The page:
Vaccines Have Serious Side Effects

The Revised Authoritative Guide To Vaccine Legal Exemptions

Comprehensive, authoritative information about vaccine exemptions you can trust, from Alan Phillips, J.D., a leading vaccine rights attorney with years of experience helping clients throughout the U.S. legally avoid vaccines in a wide variety of vaccine-refusal settings. Critical details for parents, students, immigrants, healthcare employees, military personnel and contractors, agencies, attorneys and clientsvirtually anyone concerned with legally avoiding vaccines in the United States. This Guide provides and explains: Important background information about the legal system; How state and federal statutes, regulations, constitutions and legal precedent interact to define the boundaries of your legal exemption rights; How to deal with local authorities and to avoid mistakes that cost others their exemption; Where legal technicalities and practical reality differand what to do about it; Read more here...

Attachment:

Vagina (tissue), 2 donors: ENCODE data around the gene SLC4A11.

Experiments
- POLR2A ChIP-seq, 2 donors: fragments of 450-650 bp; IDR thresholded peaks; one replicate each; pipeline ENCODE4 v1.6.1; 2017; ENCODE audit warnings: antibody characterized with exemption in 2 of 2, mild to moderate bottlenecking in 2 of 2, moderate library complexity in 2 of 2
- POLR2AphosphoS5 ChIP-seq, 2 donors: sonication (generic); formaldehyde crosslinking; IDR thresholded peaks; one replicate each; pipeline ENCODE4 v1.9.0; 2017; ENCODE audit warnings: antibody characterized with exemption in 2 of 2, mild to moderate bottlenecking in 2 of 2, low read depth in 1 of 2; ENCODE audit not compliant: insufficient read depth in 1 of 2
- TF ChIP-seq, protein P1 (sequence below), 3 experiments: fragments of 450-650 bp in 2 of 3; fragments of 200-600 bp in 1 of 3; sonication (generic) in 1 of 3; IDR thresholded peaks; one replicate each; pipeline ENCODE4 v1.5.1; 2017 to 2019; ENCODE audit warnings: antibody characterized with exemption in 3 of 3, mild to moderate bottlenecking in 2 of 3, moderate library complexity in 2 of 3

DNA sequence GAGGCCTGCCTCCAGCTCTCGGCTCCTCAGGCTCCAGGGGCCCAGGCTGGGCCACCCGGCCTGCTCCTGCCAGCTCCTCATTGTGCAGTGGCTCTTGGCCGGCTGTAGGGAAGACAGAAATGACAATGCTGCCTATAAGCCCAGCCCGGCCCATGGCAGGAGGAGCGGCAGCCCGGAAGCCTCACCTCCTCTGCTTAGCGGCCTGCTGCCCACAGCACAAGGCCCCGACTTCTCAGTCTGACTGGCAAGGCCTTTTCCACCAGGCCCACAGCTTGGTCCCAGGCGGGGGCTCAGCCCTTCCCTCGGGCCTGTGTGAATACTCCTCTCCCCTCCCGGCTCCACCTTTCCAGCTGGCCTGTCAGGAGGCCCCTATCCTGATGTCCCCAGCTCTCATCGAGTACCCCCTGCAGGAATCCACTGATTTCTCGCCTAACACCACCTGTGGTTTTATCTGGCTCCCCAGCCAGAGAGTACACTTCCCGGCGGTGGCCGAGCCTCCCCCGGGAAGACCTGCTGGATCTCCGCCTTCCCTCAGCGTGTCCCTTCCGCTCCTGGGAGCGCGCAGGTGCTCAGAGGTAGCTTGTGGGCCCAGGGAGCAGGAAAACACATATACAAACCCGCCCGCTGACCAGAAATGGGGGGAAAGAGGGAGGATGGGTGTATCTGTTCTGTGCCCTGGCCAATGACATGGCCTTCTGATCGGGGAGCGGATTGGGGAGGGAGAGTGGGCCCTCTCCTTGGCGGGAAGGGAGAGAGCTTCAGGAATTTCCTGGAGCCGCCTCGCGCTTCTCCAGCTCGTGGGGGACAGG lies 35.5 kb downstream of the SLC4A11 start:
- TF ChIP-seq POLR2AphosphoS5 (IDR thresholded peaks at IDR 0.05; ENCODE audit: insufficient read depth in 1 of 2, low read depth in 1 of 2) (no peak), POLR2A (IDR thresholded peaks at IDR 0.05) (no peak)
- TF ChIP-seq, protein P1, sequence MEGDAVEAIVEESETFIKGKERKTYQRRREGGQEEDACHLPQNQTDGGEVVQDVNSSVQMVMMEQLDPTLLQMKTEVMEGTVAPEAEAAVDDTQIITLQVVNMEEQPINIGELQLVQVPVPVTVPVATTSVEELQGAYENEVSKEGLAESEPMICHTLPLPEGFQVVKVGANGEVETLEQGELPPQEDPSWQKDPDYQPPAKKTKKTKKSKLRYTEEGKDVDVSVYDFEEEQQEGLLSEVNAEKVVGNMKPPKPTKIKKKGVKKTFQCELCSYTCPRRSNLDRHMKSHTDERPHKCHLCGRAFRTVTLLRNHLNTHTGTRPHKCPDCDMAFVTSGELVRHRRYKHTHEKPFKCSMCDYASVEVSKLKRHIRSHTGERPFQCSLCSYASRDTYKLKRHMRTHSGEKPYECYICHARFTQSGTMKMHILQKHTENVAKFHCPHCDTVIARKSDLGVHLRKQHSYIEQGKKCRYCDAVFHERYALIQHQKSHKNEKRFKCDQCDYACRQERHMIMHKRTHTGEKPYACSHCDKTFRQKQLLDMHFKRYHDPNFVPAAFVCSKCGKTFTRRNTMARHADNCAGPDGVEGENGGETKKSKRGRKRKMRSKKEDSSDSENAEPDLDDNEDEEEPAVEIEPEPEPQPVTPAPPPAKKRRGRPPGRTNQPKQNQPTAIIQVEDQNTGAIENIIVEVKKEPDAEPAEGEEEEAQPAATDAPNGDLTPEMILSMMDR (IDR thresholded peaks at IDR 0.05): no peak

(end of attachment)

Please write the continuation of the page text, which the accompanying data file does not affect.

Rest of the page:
The Revised Authoritative Guide To Vaccine Legal Exemptions Summary


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Is there a vaccine which can prevent hepatitis B

For several years a vaccine has been available which is very effective in preventing, although not in treating, hepatitis B. In the U.S., women who receive prenatal care are screened for hepatitis B infection. For women infected with hepatitis B, transmission to their newborns can be prevented by administering hepatitis B vaccine and immune globulin to their infants immediately after birth and continuing the series of three immunizations over the next six months. In infants born to uninfected women, the hepatitis B series is routinely started within the first two months of life. Adults at risk for exposure to hepatitis B may also receive the hepatitis B vaccine series. Once completed, the vaccine provides highly effective, long-term protection that is, direct exposure of a vaccinated individual to the virus through sex or blood will not result in infection.

Case study 2 prevention of influenza through vaccination